TANGENT Bring forth the Arcade of Destruction!

Otacon: Most games for sale today seem so derivative. There are so many sequels and copies that we're lacking innovation. So, with that in mind, what do you think developers should make a game about?

NoisyNinja: How about some cool television shows from the '60s? Shows like "The Invaders" and "Voyage to the Bottom of the Sea" would make great games.

Vivi: I think we need some more screwed up platformers and puzzle games. Programs like "Space Ghost Coast to Coast" and "The Brak Show" would be perfect for this. And, besides, any excuse to see Brak is a good excuse.

Otacon: I can see it all now: "Mr. Thundercleese's Arcade of Destruction," "Zap Zorak" and "Brak's Bean Parade." What delights!

NoisyNinja: I think mysteries have been widely overlooked as a genre. Why not make a Sherlock Holmes game? Or a James Bond game that emphasizes exploration over action?


Otacon: Developers probably steered clear of mysteries because of the "Carmen Sandiego" series. They probably looked at those games and thought that was the only way to do an investigative game. That's too bad, though, because I'd enjoy playing detective.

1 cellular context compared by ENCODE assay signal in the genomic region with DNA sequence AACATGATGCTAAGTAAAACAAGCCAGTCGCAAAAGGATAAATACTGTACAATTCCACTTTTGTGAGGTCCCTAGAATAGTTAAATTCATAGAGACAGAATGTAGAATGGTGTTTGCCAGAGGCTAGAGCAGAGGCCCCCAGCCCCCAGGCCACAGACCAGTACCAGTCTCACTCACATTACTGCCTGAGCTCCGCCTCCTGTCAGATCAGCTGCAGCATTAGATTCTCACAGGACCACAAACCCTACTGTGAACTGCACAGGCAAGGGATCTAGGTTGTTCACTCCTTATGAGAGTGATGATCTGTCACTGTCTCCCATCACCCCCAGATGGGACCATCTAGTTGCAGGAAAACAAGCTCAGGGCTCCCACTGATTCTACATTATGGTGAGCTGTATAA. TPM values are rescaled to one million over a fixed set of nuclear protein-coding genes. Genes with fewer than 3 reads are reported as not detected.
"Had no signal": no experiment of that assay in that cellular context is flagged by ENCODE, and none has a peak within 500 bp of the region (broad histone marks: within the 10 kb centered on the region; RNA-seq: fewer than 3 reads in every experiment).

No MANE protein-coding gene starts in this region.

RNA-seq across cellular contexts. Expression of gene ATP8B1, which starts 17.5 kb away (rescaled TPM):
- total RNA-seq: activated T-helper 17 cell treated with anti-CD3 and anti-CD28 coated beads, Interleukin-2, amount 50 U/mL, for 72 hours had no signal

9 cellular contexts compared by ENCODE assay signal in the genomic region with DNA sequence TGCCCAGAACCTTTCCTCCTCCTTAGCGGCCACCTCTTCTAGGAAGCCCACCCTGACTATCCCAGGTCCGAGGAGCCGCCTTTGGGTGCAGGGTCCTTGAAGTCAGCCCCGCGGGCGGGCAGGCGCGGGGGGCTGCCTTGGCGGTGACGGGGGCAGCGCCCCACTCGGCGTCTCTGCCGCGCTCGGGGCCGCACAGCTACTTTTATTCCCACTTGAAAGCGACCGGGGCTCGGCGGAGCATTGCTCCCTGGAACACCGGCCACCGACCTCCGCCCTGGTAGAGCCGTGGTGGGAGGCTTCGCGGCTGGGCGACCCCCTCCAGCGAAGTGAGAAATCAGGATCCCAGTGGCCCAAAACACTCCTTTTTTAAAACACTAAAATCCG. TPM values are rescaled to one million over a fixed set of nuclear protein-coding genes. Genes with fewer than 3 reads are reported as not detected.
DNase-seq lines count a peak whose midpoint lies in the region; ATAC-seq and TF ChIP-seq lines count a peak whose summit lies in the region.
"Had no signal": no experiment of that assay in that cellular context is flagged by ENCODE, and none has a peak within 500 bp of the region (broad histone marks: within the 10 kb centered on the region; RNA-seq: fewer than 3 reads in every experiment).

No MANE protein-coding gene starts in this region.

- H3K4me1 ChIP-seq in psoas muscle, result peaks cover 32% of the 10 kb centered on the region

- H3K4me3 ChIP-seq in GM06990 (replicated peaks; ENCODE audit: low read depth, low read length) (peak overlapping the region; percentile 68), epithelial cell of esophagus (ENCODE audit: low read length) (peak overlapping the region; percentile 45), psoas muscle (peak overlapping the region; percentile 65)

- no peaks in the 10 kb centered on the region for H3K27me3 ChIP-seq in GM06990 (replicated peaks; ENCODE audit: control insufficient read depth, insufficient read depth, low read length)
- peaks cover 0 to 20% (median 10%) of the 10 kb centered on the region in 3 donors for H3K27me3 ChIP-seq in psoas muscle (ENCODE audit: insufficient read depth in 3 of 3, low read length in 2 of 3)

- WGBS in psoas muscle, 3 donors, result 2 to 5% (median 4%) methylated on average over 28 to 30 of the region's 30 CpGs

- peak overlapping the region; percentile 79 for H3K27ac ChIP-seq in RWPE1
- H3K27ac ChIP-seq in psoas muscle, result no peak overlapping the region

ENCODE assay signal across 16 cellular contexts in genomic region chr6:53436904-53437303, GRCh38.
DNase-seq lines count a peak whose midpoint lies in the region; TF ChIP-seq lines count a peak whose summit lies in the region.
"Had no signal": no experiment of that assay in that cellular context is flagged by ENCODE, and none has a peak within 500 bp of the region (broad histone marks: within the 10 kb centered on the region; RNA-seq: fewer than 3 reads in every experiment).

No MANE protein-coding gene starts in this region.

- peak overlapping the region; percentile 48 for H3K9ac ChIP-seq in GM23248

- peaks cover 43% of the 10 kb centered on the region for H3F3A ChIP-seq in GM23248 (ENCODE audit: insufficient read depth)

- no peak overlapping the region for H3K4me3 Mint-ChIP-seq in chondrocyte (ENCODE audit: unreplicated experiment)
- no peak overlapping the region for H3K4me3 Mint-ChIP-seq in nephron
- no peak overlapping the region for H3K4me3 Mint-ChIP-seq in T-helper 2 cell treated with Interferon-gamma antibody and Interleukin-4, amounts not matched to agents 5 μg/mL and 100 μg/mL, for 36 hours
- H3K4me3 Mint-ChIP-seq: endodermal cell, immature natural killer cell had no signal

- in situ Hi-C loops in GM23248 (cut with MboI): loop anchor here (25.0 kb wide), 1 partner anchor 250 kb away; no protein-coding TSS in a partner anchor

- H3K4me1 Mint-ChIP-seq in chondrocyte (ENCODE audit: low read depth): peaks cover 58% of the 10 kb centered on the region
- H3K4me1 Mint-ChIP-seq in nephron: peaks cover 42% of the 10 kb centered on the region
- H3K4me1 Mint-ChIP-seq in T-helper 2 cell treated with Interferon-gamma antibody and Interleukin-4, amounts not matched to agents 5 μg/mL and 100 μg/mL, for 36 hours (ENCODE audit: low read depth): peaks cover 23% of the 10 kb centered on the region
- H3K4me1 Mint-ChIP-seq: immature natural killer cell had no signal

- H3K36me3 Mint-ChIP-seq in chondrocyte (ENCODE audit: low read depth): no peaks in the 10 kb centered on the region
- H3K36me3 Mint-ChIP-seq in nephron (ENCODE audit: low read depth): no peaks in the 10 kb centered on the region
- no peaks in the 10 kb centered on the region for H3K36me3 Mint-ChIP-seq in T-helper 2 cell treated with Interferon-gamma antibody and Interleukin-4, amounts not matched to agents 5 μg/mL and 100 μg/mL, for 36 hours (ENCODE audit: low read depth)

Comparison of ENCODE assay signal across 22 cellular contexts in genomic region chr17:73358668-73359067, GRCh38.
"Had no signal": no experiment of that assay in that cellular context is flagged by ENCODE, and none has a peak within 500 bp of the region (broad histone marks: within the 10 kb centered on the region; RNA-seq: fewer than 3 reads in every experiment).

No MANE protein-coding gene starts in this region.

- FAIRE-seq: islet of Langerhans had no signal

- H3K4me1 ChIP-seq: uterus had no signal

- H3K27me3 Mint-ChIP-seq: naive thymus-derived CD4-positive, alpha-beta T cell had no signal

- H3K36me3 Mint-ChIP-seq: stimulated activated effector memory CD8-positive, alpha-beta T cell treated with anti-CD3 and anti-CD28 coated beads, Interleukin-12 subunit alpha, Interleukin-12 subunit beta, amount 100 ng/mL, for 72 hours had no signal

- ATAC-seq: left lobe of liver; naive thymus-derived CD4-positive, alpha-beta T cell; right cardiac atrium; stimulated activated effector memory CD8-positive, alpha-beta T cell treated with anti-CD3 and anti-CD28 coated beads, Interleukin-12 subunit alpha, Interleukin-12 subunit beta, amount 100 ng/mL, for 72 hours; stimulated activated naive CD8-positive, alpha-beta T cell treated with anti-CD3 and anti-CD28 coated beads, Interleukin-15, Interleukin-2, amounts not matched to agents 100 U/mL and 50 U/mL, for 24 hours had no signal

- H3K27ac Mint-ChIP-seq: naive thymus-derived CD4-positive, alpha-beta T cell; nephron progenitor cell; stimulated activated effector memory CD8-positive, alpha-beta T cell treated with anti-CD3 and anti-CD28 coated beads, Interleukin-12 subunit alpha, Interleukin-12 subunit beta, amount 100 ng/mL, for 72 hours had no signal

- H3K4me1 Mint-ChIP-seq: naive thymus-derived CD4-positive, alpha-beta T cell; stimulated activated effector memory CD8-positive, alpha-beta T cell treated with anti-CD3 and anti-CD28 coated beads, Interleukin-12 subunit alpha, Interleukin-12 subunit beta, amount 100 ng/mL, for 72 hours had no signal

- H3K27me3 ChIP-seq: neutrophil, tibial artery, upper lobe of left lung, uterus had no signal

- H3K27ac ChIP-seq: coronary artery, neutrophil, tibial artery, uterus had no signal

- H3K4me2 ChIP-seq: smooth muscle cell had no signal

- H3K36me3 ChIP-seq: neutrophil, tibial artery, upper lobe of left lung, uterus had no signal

Rocket Man: I'd enjoy playing chess. Specifically, I'd like to play the three-dimensional chess game first featured in the second "Star Trek" pilot, "Where No Man Has Gone Before." I have a reproduction of the set, but the rules aren't clear.

Vivi: You mean you bought a game you can't even figure out how to play? Sounds like when Otacon bought "Tron 2.0."

Rocket Man: But why not do a video game version of the chess game? Maybe we could even play against Mr. Spock. Fascinating.

Vivi: That does make me wonder: Where are all the genuinely fun but educational games? I think developers have overlooked the potential for edutainment among teens and adults. Teach me something useful while I wander my virtual plane.

NoisyNinja: Some games have tried. There's one that lets you run your own movie studio and another lets you operate Jurassic Park. They haven't sold well, though. Maybe a better way to incorporate an educational component would be making the game historically based.

Otacon: That might be the way to go. Lessons about historical context or the evolution of a particular time period could be easily disguised as an RPG.

Vivi: You could have something about the Civil War presented like "Knights of the Old Republic." You could choose which side you want to fight on and truly affect the outcome of the war. Depending on how you play, the Civil War could be won by the South.


NoisyNinja: Or the Sith!

Otacon: Or Optimus Prime!

Rocket Man: Or Elton John!

Vivi: Yeah. Sure. Whatever.

Game Station is a weekly chat dedicated solely to video gaming. You can contact Otacon and the rest by e-mailing

What To Read Next
Fundraising is underway to move the giant ball of twine from the Highland, Wisconsin, home of creator James Frank Kotera, who died last month at age 75, 44 years after starting the big ball.